How long will it take until I can play sports?
Usually patients return to cutting and pivoting activities in 9-12 months, sometimes longer. Return to play depends on many factors including range of motion, leg strength and a progression through a sport specific training program. The initial return to sports usually involves some mild discomfort that is relieved with ice and over the counter medication. You will continue to improve up to 1 year from surgery.

Do I need therapy before surgery?
We generally recommend therapy to prepare you for surgery. The better your knee functions prior to surgery, the quicker your recovery will be.

Do I need therapy after surgery?

Absolutely. Post op therapy begins in the first week after surgery. It is critical to regaining normal function of your knee. In most cases, the sooner you begin therapy, the sooner you will feel better.

Is there any special equipment I will need after surgery?
We utilize two devices post operatively that help you recover more readily.

  1. A CPM (Continuous Passive Motion) machine is a machine that helps you passively bend and straighten your knee. We normally have the machine delivered to your home prior to surgery, if possible, to teach you how to use it. In some cases, the machine is delivered to you at the hospital or surgical center the day of surgery. The machine should be comfortable and many patients fall asleep while using it. We normally start out the machine moving from 0° (the term we use to describe a straight knee) to approximately 60° angle, and advance it, as tolerated, approximately 10 degrees per day. The goal is to get the knee moving from 0° – 90° by day 7 from surgery.
  2. A cooling machine is optional, but the vast majority of our patients choose to get it. This machine is often provided the day of surgery if purchased during the pre operative visit. At the time of surgery, a cooling pad is placed over the knee dressings. Ice and water are placed in the provided cooler and the hose on the cooler attaches to the knee pad place on the knee. Once the hoses are connected, and the machine is plugged in to the electrical outlet (with the AC adapter provided), the pump circulates the cold water through the pad providing cooling to the knee and compression. This cooling and compression results in decreased pain and swelling. The machine can be used continuously if desired for the first few days as long as the dressing is left in place. If you remove the dressing, please make sure that the cooling pad is never in direct contact with the skin. There should always be a layer of protection such as gauze, a towel, a tube dressing or an ace bandage between your skin and the cooling pad.

If I haven’t received my equipment whom should I call?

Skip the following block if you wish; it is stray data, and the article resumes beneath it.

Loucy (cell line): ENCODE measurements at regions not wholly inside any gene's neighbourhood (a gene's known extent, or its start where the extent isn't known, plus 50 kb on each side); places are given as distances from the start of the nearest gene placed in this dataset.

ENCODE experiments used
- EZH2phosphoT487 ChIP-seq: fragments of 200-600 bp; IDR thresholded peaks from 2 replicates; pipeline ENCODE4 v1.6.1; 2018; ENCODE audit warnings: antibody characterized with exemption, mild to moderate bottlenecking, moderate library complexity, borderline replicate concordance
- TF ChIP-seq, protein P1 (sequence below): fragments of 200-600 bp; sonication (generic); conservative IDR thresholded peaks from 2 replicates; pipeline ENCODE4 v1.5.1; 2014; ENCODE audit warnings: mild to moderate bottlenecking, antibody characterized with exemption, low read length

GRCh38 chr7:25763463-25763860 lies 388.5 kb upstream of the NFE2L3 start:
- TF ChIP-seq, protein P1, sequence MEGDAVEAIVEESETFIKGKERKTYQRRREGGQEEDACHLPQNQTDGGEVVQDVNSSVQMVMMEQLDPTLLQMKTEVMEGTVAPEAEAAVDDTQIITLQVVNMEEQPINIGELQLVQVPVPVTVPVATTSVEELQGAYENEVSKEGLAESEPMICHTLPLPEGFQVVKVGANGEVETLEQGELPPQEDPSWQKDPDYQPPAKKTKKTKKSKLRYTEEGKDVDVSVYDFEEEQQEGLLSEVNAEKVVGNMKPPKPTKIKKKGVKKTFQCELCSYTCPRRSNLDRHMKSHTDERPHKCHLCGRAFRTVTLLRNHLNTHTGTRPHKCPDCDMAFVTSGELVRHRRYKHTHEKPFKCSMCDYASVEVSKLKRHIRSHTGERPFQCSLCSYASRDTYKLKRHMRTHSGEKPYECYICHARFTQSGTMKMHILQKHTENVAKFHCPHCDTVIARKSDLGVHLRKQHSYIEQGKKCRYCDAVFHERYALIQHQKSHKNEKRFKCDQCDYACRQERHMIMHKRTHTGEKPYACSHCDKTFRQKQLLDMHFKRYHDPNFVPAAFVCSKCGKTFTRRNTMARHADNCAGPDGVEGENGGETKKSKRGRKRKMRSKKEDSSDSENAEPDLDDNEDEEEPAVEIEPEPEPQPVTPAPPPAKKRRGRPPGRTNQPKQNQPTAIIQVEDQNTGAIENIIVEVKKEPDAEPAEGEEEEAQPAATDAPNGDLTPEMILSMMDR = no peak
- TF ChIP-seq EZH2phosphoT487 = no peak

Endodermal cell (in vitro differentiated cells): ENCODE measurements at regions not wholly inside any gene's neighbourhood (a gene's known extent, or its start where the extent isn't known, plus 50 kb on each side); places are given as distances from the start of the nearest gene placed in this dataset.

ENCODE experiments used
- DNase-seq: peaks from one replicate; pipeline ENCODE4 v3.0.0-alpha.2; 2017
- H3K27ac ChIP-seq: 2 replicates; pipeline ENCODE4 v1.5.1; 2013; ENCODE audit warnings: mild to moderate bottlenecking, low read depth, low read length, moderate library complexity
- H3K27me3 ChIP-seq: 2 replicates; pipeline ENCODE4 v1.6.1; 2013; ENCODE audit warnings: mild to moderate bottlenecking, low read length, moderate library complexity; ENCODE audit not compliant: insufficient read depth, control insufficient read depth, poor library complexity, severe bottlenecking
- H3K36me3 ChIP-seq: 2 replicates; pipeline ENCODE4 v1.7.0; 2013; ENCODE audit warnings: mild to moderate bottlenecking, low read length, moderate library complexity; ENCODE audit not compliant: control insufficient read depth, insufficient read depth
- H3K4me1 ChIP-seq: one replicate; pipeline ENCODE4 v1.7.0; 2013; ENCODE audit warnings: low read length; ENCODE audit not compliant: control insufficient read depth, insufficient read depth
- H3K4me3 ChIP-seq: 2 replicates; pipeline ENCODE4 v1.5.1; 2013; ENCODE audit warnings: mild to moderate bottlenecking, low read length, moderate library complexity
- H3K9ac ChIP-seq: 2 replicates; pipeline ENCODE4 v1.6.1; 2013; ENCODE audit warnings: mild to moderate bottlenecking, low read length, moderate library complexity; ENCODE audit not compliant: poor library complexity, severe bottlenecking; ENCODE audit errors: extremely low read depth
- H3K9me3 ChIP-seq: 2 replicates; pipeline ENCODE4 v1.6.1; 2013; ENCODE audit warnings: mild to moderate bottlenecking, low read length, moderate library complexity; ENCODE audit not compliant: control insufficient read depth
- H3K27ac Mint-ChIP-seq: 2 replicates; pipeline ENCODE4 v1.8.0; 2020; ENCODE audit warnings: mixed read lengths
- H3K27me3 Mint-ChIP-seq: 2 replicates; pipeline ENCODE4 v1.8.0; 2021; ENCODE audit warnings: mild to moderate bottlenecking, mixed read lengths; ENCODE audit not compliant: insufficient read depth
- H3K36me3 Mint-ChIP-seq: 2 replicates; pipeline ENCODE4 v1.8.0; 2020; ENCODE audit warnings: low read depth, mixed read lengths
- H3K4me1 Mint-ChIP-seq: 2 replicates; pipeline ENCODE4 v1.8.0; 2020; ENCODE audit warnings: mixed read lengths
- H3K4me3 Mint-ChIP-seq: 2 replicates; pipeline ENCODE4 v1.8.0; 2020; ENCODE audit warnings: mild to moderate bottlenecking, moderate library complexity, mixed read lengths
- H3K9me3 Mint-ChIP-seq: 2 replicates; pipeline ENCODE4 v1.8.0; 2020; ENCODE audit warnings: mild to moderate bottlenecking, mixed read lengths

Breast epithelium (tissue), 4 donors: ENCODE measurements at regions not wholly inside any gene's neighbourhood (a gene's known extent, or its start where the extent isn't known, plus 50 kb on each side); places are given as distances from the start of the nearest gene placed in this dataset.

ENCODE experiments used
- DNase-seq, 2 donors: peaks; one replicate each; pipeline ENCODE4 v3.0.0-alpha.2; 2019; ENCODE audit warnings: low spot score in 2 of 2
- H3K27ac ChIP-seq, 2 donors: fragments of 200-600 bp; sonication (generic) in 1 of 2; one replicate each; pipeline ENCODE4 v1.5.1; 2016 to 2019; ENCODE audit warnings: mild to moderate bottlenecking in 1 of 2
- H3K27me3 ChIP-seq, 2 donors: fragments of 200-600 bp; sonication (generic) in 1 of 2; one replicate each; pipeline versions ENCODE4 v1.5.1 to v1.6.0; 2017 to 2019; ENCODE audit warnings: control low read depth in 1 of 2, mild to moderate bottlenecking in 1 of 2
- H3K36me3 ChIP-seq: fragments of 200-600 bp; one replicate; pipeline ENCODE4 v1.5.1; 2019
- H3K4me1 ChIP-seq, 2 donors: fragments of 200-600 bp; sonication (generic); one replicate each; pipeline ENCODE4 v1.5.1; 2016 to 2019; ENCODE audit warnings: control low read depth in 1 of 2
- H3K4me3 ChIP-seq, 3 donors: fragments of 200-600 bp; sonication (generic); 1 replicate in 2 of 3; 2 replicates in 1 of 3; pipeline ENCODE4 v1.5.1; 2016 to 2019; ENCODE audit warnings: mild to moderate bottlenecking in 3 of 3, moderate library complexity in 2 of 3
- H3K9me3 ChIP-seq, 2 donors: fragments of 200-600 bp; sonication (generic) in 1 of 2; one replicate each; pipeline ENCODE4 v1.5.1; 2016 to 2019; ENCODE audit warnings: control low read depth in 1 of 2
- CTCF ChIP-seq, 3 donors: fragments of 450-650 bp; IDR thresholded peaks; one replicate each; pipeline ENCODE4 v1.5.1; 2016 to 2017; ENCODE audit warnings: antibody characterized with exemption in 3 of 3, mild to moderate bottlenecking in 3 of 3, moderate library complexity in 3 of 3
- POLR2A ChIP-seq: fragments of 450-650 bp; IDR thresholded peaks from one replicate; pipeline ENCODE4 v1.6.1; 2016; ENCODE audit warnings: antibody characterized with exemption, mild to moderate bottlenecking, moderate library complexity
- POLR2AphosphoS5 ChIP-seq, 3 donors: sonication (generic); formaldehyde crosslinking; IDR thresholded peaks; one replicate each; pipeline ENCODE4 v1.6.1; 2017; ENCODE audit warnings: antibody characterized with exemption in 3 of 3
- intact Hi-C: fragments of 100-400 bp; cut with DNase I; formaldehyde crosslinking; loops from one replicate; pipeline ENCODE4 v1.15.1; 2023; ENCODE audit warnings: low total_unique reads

If you haven’t received your equipment by the day before surgery, please call our office at 858-657-0000.

If I have problem with the CPM machine, whom should I call?
The equipment provider we use is Recovery DME, (800) 214-8618.

Nutrition after surgery
It is important to understand that the pain medication usually causes nausea, loss of appetite and constipation. This fact, combined with the pain, make it difficult to eat for the first several days. It is recommended that you start with clear liquids and advance your diet slowly. Sometimes a nutritional shake such as Boost or Ensure can be helpful. A multivitamin is also suggested post surgery to help with healing, but keep in mind, vitamins can upset the stomach and are not recommended in the first few days after surgery.

A special note about teenagers
Teens often become a little “blue” after ACL surgery. This could be due to the feeling “sinking in” that they really are injured and that it will take some time before they can do the things they are used to doing. It helps to have friends over to visit and for the parents to understand that this is common and most of the time passes within a few days.

What about Advil or Aleve after surgery?
There are some studies showing that medicines like Advil and Aleve may prevent healing. While there have been no human studies, and since these medicines have been used commonly after surgery for decades without any notable detrimental effects, it is probably fine to use them. However we prefer patients to utilize Tylenol to avoid any complications in the healing process.

What about Anti-inflammatories after surgery?
We don’t routinely use anti inflammatory medicine after surgery. A certain amount of swelling is normal and there is a potential (discussed above) that they may decrease healing. Remember, inflammation is part of the healing process and a certain amount of inflammation is necessary.

Do I need antibiotics after surgery?
The best time to get antibiotics is within one hour prior to surgery and these are given routinely. No antibiotic is routinely prescribed post operatively, unless necessary.